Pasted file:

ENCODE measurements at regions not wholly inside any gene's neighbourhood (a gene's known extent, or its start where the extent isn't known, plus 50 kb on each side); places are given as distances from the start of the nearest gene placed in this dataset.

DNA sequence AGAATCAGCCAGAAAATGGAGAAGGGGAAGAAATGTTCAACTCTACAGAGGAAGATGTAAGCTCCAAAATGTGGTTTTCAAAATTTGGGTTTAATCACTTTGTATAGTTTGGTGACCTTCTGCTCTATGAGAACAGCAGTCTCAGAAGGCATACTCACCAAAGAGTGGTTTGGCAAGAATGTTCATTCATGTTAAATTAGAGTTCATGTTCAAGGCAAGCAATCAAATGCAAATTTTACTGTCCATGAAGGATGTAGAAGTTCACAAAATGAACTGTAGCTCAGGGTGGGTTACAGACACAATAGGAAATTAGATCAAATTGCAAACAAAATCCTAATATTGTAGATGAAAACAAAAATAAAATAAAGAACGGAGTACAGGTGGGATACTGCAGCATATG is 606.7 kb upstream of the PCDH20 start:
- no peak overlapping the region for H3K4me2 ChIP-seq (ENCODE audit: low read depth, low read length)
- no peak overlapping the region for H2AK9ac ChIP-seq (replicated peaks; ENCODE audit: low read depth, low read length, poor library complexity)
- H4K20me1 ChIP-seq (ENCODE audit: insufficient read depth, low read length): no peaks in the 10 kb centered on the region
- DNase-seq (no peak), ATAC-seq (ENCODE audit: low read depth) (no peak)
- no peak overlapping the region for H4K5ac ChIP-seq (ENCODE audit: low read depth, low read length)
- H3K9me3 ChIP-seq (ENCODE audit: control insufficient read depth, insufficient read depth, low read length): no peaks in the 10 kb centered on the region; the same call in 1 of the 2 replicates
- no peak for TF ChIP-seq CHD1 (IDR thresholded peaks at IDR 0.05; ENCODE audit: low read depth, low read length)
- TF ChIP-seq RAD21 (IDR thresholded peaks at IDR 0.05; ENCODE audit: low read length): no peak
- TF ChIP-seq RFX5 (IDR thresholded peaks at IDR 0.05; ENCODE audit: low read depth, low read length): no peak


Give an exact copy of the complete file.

ENCODE measurements at regions not wholly inside any gene's neighbourhood (a gene's known extent, or its start where the extent isn't known, plus 50 kb on each side); places are given as distances from the start of the nearest gene placed in this dataset.

DNA sequence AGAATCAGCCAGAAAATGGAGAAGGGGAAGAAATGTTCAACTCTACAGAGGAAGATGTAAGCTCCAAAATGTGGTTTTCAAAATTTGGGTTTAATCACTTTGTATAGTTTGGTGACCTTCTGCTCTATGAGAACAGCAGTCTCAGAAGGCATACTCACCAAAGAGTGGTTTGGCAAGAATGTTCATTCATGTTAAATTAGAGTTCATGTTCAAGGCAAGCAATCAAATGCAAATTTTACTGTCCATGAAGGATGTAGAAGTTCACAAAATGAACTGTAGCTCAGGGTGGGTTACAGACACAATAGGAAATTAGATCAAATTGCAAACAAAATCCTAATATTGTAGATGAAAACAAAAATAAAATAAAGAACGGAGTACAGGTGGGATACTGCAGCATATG is 606.7 kb upstream of the PCDH20 start:
- no peak overlapping the region for H3K4me2 ChIP-seq (ENCODE audit: low read depth, low read length)
- no peak overlapping the region for H2AK9ac ChIP-seq (replicated peaks; ENCODE audit: low read depth, low read length, poor library complexity)
- H4K20me1 ChIP-seq (ENCODE audit: insufficient read depth, low read length): no peaks in the 10 kb centered on the region
- DNase-seq (no peak), ATAC-seq (ENCODE audit: low read depth) (no peak)
- no peak overlapping the region for H4K5ac ChIP-seq (ENCODE audit: low read depth, low read length)
- H3K9me3 ChIP-seq (ENCODE audit: control insufficient read depth, insufficient read depth, low read length): no peaks in the 10 kb centered on the region; the same call in 1 of the 2 replicates
- no peak for TF ChIP-seq CHD1 (IDR thresholded peaks at IDR 0.05; ENCODE audit: low read depth, low read length)
- TF ChIP-seq RAD21 (IDR thresholded peaks at IDR 0.05; ENCODE audit: low read length): no peak
- TF ChIP-seq RFX5 (IDR thresholded peaks at IDR 0.05; ENCODE audit: low read depth, low read length): no peak